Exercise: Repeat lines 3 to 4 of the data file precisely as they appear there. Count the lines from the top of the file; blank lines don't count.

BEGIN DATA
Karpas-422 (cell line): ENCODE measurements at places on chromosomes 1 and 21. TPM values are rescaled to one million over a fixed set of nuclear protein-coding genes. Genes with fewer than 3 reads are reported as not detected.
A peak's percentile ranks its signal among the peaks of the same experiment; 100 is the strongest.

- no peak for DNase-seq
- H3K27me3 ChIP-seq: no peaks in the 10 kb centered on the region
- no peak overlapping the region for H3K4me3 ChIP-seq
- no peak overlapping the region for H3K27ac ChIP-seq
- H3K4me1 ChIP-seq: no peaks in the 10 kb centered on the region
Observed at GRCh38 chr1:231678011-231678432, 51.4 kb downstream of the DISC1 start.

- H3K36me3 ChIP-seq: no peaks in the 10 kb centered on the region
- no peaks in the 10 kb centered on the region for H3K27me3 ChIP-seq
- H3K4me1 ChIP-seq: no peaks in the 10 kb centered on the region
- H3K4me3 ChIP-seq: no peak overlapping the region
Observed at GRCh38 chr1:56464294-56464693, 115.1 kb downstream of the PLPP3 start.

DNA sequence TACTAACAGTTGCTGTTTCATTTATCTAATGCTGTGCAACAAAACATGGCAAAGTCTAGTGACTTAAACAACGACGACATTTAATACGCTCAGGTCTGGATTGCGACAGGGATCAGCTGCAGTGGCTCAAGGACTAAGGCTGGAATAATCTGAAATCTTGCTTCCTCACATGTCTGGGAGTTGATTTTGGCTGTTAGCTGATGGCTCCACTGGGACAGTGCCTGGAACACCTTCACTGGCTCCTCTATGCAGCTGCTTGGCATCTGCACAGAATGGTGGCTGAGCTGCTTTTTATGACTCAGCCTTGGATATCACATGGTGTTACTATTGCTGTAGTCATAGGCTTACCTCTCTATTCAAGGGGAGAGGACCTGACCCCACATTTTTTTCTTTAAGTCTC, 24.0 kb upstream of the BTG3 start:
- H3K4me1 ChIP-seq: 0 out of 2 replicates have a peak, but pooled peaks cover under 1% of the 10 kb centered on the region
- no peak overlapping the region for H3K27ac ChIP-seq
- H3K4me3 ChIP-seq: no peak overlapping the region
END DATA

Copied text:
- no peak for DNase-seq
- H3K27me3 ChIP-seq: no peaks in the 10 kb centered on the region